Monday 24 October 2016

Which of these two? What car for my last purchase? X5 to Crew Cab?

Published 27/07/2016 | 02:30

Salesperson showing vehicle to potential customer in dealership
Salesperson showing vehicle to potential customer in dealership

Aidan Timmons and Motoring Editor Eddie Cunningham team up to help readers make the right choice with their next car. Aidan visits dealers all over the country to produce a monthly guidebook on the values of used cars. He is co-editor of Motor Trade Publishers, who supply a car-valuing service to the motor trade, insurance companies and finance houses. Eddie is author of former best-seller 'Clever Car Buying'.

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I drive a BMW 530D 00 D-reg (155,000 miles), auto, leather interior. I have had it since 2006. Lovely to drive but €1,494 in tax and €300-€500 in service/faults per annum. Looking at new Toyota Corolla or Peugeot 2008 (both will take BMW as trade in, value €3,000). My wife will drive either; she would not drive the BMW. I do 16,000km a year. My budget is €15,000-€18,000.

Aidan: If your trade-in allowance is €3,000, then you are probably better off selling the BMW privately and trying to deal as a cash buyer. That way you have your pick of any car in the €18,000 range. And there are many you might otherwise ignore, such as the Honda Civic, Renault Captur, Ford Focus, Skoda Octavia and the SEAT Leon.

Either way, with the new car market so competitive, the volumes of used stock at such healthy levels in dealerships (particularly fresh stuff), anybody in the market for a used car would do well to keep their options open and shop around. If you have other reasons for wanting a 2008 or Corolla, then by all means go either route. They are two pretty dissimilar but equally good cars. The 2008 has just been given a refresh so ask your local Peugeot dealer if they have taken a trade-in of the older shape. The Corolla is a bit longer and wider and has about 10pc more boot space. Both have good diesel engines with the 2008 1.6 HDi edging the Corolla 1.4 D4D on torque. However, numbers on paper mean little so the best thing is to drive both and pick whichever you prefer. Just ensure your decision is more calculated than simply choosing a brand or dealer who will take your car on a trade-in. If you keep your next car even half as long as you kept the BMW, then you need to be happy with your decision.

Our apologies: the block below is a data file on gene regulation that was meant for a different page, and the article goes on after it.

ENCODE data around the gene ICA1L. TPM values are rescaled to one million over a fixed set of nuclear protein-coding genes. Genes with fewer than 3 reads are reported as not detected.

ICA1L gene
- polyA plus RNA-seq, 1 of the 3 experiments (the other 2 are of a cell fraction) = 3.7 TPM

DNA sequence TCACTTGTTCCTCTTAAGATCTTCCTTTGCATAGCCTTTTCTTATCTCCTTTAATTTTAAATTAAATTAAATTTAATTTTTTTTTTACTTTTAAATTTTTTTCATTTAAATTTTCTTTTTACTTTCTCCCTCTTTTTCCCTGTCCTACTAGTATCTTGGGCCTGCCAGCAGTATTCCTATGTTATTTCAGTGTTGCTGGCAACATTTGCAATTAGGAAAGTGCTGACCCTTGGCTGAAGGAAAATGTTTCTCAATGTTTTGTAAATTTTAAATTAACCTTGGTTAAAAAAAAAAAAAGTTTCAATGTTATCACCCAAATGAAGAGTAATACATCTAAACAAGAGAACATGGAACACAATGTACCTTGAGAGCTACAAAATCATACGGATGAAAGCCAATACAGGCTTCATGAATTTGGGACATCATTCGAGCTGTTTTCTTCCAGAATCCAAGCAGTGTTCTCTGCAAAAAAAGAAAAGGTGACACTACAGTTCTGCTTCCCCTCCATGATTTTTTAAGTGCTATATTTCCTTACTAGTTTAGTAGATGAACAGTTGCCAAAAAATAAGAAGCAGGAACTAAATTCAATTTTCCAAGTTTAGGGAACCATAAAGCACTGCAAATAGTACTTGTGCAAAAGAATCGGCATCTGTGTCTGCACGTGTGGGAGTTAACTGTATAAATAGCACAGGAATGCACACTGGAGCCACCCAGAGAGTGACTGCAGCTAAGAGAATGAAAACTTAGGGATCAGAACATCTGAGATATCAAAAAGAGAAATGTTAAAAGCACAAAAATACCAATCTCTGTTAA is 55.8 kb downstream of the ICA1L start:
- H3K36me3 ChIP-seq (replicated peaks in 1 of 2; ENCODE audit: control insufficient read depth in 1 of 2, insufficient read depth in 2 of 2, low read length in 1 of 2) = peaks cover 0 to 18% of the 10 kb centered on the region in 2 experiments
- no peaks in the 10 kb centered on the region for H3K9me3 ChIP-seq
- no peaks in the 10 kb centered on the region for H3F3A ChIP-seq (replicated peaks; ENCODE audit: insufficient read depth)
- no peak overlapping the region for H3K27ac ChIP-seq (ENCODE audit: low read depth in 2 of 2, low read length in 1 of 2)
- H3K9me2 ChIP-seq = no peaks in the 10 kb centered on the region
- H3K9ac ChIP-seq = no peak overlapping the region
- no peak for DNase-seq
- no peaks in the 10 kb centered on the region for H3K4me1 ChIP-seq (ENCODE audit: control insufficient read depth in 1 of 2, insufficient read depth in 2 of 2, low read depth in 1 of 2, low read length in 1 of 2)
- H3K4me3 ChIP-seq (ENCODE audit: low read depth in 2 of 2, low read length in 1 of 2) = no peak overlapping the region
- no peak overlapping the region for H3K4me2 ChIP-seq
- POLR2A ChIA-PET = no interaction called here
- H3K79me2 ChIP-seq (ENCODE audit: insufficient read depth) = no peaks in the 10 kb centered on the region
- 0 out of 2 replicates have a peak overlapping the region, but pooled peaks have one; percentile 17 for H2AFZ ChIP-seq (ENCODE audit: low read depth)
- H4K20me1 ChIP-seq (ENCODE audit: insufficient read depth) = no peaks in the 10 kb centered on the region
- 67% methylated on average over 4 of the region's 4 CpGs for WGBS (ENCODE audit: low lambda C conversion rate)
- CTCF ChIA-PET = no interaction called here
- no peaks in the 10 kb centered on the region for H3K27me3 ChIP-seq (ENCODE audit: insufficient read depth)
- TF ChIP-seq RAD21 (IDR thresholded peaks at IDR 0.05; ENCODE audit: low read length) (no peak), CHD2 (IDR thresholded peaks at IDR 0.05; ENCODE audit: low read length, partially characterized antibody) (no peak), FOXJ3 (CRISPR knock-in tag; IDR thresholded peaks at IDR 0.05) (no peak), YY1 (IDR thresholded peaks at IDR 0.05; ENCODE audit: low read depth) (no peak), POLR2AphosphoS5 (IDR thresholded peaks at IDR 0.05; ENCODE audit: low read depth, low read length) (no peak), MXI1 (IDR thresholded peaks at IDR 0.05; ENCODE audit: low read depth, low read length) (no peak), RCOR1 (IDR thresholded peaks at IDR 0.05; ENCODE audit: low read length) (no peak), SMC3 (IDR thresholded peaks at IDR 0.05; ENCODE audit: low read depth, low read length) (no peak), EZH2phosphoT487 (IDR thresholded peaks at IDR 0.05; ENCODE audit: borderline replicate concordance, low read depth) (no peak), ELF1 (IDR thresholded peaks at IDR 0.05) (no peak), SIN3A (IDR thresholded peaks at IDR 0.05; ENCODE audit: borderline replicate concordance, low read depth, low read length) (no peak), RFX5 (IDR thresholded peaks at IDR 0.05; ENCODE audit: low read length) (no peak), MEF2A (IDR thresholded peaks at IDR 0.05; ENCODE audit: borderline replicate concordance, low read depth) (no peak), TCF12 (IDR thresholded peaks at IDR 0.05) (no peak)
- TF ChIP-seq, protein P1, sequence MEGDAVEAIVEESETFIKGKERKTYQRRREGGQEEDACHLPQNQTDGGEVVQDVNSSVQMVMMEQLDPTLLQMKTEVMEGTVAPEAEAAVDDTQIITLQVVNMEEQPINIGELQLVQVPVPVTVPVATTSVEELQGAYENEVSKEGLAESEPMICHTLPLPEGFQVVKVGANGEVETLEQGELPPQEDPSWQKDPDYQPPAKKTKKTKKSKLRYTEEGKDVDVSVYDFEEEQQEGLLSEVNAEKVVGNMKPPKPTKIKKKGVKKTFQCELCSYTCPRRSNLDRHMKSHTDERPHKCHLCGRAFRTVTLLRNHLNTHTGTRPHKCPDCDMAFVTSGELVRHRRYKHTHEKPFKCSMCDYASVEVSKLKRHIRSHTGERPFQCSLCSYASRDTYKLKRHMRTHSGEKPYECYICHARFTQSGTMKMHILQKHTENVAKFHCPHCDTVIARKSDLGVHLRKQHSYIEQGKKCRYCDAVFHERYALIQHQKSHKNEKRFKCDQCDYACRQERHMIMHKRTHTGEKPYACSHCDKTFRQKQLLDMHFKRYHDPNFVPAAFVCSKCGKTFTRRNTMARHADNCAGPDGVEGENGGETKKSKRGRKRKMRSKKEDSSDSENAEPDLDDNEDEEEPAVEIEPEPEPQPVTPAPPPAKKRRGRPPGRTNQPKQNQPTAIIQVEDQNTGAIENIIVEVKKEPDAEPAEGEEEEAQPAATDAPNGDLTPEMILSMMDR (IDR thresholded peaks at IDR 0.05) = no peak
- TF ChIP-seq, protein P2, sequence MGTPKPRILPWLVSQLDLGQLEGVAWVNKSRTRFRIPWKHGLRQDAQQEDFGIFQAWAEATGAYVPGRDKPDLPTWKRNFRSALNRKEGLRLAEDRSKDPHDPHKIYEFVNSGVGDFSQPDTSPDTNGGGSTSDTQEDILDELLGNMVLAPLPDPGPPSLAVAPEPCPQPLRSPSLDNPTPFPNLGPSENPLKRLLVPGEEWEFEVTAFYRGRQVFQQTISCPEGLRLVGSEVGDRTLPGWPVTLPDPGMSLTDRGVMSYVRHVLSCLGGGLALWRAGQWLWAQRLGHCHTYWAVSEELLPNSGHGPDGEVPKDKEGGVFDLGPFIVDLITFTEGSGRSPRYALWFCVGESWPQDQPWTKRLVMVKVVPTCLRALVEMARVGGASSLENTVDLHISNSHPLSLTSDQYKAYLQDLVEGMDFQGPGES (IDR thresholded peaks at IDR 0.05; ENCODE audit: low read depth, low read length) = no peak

Eddie: Your BMW is going to cost you if you trade it in. Aidan is correct. Sell it privately. I'd buy any of those Aidan recommends, but I suspect your menu has been set for you. You will miss the Beemer. Lovely car. It's going to be tight to get a new car with decent spec for your budget, especially if you are stretching to have €18,000 of your own money, along with the BMW. That would be a pity because they have done a nice facelift/change with the Peugeot 2008. The Corolla is a fine option too. I'm not dodging on choice here. You really have got to try both because they bring far different attributes to the table.

Perhaps you may be able to give me some guidance (Budget: €30k-€35k, annual mileage: 6,000, need 5-seater; current car 2007 Toyota Avensis with 55,000 miles). I am looking to upgrade and recently sold my Avensis which I maintained well and had low mileage. I am considering a high-seated car. My preference would be a Toyota RAV4 or a Honda. I am retired and this will possibly be the last car I purchase. My annual mileage is low and I wish to buy new. I have been told by my insurance company that the premium on the above models would be considerably higher so I am now unsure whether to stick to my preference or downsize. Considering the insurance, tax costs etc, would you have any advice or guidance on what car would be suitable for my current life situation?

Aidan: The cost of insurance is rising regardless. It is a thorny subject but I would not let it stand in the way of buying the right car. However, I think the Honda C-RV is superfluous to your needs. It's a good bit bigger than the RAV4. You also don't need a diesel, which is the only fuel type that the CR-V comes in. You could opt for a Toyota RAV4 Hybrid. It certainly caters for those who want an SUV and also the frugality of running around town on electricity.